How I go about defending my geeky hobbies

Even though being a geek is kind of “cool” at this point in time, I find it hard to believe I still have to defend my geeky pastimes to a lot of people. Right now, my main hobby is playing video games. I do have a pretty healthy interest in toys, movies, sci-fi, fantasy, comics and cartoons but my fire for them has died down a bit. Even so, I try to keep up to date with what’s happening with those worlds.

If you look at most of the world now, things that were considered extremely geeks or “just for kids” have captured mainstream pop culture now. Superhero movies like The Avengers and The Dark Knight Rises perform spectacularly at the box office. People love playing video games on their phones and tablets. There are a ton of people who watched the Red Wedding episode of Game of Thrones were crushed with the events that transpired.

With all of this becoming more mainstream, why do I still have to defend my hobbies?

First thing the “normal” people mention is the financial aspect: Why am I spending huge amounts of money for the things I want to get?.This is when I casually mention the things that they spend their money on. Designer clothes. Expensive athletic shoes. Going out to trendy bars to drink expensive liquor. Even smoking cigarettes! How are those things not a waste of money?

Let's see you resell your used cigarette butts for a profit!

Let’s see you resell your used cigarette butts for a profit!

“Normal” people also mention my hobbies are a waste of time when I could be using more constructively. Really? How many people have been inspired by comic books, movies and science fiction to go on and invent great things? What about me? My love for my hobbies inspired me to start writing about the things I love. You know, writing more than 140 characters (like people that post on Twitter).

And what about the things I’ve memorized? The “trivial” stuff like what Captain America’s shield is made of (that would be vibranium) or who created Lieutenant Commander Data in Star Trek: The Next Generation (that would be Dr. Noonien Soong) isn’t important. Well, what about LeBron James field goal percentage or who won the 6th season of American Idol? Those things are important?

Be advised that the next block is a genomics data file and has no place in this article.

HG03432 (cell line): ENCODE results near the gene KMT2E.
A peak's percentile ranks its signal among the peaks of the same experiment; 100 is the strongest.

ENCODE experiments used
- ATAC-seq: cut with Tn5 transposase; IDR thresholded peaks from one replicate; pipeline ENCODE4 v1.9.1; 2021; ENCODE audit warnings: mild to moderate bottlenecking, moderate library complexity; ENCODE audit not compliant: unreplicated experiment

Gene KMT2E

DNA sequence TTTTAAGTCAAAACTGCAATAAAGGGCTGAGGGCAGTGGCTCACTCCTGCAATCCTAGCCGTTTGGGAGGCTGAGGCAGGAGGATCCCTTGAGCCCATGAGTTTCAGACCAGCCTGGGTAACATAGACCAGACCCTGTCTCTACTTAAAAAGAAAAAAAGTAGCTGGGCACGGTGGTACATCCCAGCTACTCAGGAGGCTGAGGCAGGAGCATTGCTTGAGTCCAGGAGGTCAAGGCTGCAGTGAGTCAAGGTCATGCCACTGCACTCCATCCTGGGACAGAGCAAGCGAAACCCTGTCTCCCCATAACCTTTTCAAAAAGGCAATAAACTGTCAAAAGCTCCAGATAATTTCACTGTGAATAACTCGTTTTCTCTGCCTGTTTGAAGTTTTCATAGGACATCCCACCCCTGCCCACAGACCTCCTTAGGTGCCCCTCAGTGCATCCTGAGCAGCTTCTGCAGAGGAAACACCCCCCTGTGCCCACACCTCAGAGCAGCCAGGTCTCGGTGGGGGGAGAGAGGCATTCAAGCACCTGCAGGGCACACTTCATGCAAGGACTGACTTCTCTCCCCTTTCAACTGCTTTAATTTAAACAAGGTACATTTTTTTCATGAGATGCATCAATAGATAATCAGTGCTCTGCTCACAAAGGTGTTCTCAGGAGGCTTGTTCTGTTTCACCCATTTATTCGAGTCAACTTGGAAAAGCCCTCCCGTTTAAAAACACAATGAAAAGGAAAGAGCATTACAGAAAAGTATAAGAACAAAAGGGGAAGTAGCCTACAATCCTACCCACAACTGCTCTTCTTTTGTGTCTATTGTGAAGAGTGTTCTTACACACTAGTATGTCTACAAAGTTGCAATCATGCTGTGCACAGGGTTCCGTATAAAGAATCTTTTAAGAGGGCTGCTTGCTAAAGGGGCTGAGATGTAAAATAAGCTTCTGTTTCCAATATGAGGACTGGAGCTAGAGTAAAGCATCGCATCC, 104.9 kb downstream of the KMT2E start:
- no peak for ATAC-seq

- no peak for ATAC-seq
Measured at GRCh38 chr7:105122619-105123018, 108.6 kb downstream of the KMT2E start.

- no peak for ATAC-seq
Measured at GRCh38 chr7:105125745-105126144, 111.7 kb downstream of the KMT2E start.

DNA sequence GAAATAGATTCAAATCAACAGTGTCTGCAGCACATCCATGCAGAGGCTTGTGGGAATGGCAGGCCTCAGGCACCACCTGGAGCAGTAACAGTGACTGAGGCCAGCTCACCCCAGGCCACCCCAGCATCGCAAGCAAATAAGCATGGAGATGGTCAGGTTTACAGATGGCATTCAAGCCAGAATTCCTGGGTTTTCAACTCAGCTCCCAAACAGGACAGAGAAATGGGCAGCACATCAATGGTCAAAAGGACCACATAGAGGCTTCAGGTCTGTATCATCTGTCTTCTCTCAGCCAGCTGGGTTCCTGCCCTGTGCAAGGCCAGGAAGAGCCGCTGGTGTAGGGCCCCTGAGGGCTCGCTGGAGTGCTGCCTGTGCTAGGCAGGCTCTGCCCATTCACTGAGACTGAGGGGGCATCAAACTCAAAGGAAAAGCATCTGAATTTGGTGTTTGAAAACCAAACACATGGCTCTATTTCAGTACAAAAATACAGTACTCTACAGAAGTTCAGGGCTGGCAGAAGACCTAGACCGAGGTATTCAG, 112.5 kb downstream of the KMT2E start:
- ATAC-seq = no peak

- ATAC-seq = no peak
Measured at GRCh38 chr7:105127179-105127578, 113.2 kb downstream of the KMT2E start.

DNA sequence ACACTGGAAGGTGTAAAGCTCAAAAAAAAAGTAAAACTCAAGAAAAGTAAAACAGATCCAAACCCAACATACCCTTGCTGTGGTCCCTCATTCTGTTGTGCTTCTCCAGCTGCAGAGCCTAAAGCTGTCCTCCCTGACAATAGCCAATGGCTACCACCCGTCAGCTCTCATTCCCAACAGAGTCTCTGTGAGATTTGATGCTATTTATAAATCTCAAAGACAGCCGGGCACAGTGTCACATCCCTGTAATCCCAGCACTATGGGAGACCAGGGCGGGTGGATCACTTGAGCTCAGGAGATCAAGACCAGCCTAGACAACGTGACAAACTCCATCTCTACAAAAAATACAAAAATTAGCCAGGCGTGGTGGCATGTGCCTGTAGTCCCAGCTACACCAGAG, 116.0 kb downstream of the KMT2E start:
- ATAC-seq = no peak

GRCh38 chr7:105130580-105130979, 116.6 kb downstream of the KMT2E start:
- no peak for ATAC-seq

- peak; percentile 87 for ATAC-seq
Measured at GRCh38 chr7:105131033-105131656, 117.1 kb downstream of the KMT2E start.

Apparently she won.

Apparently she won.

Here’s the thing: the reason why I spend so much time, money and effort on my hobbies is because I love doing these things. I love playing video games. So I buy and play with video games. I love reading comics. So I collect and read comics. I love learning and understanding about the backstories of the characters in cartoons. So I remember them.

Most “normal” people cannot see the similarities about a geek’s actions in investing in their hobbies because they cannot see why we love them so much. They cannot see why it’s a big part of our life. Most geeks may not also see why a lot of people invest so much time in their hobbies such as looking for fashion tips, researching on what the latest and hottest club to go and remembering sports statistics.

The world’s most brilliant (fictional) consulting detective explains it best:

We also fill our heads will all sort of stupid stuff that may not be important to everyone.

But it is important to us.

Have you had to defend your hobby? Please post them in the comments section below.

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3 thoughts on “How I go about defending my geeky hobbies

  1. I play dungeons and dragons, and have had to defend it a few times. The general argument against it I see is that it’s pretend, a waste of time, and a hobby solely populated by 40 year old virgins that live in their parents’ basement.

    My counter is that it’s creative, as we all get to step into our characters, social as we all interact, and because we’re all adults with lives we can usually only play for a couple of hours a week as opposed to the ability to play an MMORPG anytime. As for the weird assumptions about at and gender, all the groups I’ve been in have been about evenly split on gender, and we’ve had as young as 14 and as old as 60 play. Ohhhh stereotypes…

  2. Thanks for the comments!

    Yeah, I guess a lot of people just see it as a waste of time since they don’t get why we get so engrossed with our hobbies, even though a lot of them also liked them (playing video games, reading comics, etc) at one time or another. But they don’t really see that they transferred that energy to something as “useless” as our hobbies.

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